The state has shelved its attempt to coordinate care of Medicaid beneficiaries who are elderly or disabled.
The Georgia Department of Community Health said Tuesday that it was not proceeding “at this time’’ with soliciting bids from potential vendors to operate the program.
The agency’s statement, made in an email to GHN, follows the General Assembly’s removal of $12 million in state funds, intended for the startup of the program, from the fiscal 2016 budget proposed by Gov. Nathan Deal.
Community Health, though, denied that the removal of startup funds drove its decision to halt the contracting process. full story
“Supported employment” is a key term in the developmental disabilities and mental health field.
It helps match individuals to job opportunities in typical workplaces, letting them work alongside people without disabilities.
In an new GHN Commentary, Kathy Keeley, executive director of All About Developmental Disabilities, urges state lawmakers to include more money for supported employment.
“There are thousands of Georgians with developmental disabilities, and the unemployment rate for this group is more than 85 percent,’’ Keeley writes. This job help, she adds, “means the difference between a life of isolation at home and full participation in the world of work and the community.”
Here’s a link to her Commentary.
Georgia Health News welcomes Commentary submissions. If you would like to propose a Commentary piece for Georgia Health News, please email Andy Miller, editor of GHN, at firstname.lastname@example.org
Georgia health officials acknowledge that they won’t meet a June 30 deadline — agreed to with the federal government — for moving people with developmental disabilities out of state-run hospitals.
Frank Berry, commissioner of the Department of Behavioral Health and Developmental Disabilities, said at an agency board meeting Thursday that the state will move people from hospitals as soon as community services of sufficient quality are available.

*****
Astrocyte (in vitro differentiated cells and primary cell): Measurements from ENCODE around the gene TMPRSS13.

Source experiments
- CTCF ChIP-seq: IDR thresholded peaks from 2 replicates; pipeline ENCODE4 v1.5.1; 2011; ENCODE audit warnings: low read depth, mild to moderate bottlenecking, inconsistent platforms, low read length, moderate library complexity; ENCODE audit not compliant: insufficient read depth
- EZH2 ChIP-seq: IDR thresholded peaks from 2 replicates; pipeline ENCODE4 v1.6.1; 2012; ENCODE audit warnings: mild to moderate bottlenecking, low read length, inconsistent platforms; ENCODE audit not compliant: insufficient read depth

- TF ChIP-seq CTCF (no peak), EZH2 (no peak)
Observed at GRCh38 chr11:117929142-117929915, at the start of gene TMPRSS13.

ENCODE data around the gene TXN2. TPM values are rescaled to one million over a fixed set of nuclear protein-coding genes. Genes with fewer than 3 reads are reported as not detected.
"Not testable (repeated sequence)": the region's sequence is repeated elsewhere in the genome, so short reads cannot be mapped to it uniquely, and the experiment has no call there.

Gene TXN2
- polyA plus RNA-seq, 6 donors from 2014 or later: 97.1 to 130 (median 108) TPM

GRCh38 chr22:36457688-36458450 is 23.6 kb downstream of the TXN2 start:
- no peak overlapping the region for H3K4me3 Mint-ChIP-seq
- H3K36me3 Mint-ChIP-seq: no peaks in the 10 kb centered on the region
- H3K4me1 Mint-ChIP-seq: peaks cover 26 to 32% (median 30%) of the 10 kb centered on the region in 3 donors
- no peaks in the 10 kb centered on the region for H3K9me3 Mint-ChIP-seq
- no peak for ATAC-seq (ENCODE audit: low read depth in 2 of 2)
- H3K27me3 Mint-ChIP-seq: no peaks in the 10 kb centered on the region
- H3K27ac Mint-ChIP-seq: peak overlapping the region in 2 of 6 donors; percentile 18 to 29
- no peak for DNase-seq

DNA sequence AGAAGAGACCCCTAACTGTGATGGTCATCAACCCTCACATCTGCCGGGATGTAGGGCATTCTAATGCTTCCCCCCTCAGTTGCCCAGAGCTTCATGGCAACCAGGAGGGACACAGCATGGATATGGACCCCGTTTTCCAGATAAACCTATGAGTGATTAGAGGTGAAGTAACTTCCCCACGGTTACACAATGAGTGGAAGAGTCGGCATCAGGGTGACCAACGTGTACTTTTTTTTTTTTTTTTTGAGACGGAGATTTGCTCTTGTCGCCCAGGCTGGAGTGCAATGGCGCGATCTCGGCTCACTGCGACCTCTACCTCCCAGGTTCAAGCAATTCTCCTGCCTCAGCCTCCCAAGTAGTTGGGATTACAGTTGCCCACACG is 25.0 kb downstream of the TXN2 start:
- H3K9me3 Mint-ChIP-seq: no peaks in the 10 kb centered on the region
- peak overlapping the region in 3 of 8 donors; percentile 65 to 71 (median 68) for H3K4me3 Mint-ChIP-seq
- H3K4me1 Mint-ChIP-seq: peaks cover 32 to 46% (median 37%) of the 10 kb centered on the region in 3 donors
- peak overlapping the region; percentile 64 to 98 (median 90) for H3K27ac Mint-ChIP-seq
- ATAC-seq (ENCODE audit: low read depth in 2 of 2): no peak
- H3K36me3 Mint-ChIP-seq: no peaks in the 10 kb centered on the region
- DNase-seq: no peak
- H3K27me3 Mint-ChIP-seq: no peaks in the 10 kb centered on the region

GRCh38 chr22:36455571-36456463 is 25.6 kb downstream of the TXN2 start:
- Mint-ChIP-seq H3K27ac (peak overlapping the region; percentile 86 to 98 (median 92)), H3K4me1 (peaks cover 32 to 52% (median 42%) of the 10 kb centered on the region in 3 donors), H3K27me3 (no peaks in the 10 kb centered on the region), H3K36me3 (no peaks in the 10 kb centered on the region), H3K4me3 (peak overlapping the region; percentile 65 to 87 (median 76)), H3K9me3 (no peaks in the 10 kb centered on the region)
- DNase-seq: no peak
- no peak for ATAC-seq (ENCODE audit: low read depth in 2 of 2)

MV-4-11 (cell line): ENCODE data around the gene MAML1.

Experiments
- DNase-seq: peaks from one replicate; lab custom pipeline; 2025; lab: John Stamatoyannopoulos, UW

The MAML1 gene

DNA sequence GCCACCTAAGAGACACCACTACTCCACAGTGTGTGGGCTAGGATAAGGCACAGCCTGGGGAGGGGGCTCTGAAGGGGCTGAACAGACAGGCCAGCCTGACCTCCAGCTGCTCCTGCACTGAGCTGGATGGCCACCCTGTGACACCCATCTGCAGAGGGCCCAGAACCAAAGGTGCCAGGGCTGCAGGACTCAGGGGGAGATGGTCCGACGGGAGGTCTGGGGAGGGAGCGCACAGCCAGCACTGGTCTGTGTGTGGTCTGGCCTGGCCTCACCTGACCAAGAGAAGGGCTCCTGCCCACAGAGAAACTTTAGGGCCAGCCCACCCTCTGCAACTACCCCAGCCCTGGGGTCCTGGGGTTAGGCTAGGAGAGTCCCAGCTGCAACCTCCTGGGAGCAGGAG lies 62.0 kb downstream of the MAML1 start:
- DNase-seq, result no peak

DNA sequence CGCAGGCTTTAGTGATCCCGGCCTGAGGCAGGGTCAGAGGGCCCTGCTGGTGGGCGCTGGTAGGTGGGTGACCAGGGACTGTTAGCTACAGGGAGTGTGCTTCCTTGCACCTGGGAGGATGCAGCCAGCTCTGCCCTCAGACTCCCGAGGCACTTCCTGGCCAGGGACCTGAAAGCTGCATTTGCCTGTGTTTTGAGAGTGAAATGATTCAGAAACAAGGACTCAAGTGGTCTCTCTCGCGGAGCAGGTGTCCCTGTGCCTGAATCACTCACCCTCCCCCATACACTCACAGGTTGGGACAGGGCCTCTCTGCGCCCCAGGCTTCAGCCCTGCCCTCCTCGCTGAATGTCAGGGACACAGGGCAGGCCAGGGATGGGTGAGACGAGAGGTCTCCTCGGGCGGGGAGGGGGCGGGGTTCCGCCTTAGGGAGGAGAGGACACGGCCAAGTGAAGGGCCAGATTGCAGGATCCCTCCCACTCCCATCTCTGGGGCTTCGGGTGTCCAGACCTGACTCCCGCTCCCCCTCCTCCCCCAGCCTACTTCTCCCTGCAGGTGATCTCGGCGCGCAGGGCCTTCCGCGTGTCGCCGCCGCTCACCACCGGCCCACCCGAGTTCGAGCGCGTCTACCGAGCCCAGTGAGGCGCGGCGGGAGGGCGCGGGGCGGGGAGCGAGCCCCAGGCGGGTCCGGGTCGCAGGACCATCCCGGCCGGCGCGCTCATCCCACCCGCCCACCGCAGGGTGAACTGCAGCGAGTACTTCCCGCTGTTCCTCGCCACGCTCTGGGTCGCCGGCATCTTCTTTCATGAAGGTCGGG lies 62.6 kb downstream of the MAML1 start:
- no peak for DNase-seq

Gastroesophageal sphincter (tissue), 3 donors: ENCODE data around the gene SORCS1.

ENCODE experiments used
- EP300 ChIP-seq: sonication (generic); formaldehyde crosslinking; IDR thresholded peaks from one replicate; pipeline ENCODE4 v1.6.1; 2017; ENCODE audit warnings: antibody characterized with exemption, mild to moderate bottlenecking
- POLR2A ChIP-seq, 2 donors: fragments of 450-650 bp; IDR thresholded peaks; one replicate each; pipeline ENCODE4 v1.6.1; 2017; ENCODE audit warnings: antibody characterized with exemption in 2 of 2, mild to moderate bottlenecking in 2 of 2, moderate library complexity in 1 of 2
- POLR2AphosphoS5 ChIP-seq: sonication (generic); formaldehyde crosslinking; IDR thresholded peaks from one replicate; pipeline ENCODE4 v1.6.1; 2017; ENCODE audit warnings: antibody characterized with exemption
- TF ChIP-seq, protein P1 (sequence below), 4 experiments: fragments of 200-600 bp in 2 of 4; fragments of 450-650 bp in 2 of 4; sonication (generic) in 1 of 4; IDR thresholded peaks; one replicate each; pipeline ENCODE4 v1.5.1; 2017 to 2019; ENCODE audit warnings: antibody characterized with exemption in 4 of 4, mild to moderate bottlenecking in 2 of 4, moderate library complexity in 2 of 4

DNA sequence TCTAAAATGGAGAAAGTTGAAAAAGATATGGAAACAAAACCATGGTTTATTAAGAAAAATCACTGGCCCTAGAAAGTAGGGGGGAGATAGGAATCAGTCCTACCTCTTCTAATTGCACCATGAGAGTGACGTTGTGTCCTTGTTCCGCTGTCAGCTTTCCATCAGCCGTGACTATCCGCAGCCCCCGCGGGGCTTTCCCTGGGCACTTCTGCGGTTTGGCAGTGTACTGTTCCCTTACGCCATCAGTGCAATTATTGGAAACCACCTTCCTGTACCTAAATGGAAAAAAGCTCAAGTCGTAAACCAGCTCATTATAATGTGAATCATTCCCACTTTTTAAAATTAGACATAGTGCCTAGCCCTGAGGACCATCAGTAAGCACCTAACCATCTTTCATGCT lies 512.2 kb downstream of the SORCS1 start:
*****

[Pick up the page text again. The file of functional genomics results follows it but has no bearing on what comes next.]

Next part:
For now, he said, 260 Georgians with disabilities remain in state hospitals.
Georgia, under its five-year settlement agreement with the U.S. Department of Justice, agreed to end all admissions of people with developmental disabilities to state psychiatric hospitals. It also promised in the 2010 pact that patients with disabilities already in those hospitals would be moved to more appropriate settings by July 2015.
“We will not meet the deadline,’’ Berry said Thursday. full story
An Augusta facility for the developmentally disabled has been certified by the feds after the state corrected significant problems with patient safety there.
The Centers for Medicare and Medicaid Services (CMS), a federal agency, has notified the state that the Gracewood Developmental Center is now in “substantial compliance’’ with U.S. regulations.
The Georgia Department of Behavioral Health and Developmental Disabilities (DBHDD) had been warned in August that CMS would end Medicaid payments for Gracewood care unless the state improved conditions there.
A CMS inspection report had said the facility repeatedly failed to ensure the safety of patients, who were subjected to physical and verbal abuse.
Chris Bailey, a spokesman for DBHDD, said Thursday that the agency’s team at Gracewood had made “dramatic improvements’’ there. “The letter from CMS is important evidence of our ability to lead effective change and deliver on our commitment to high-quality care.” full story
A state agency says Georgia consumers’ personal data has not been compromised so far in the wake of a theft of a laptop computer that contained some people’s health information.
The computer was stolen from the vehicle of an employee of the Department of Behavioral Health and Developmental Disabilities who was attending a Clayton County conference in August. The laptop contained health information on 3,397 individuals who receive services from the agency.
A majority of these patients get services in the Columbus region, DBHDD said.
The health information included people’s names, addresses and phone numbers, dates of birth, names of guardians, marital status, Social Security numbers and Medicaid numbers, as well as diagnostic and behavioral data.
The agency said Thursday that there are no signs that anyone’s data has been used or accessed.
Data breaches in health care are not uncommon in the United States. full story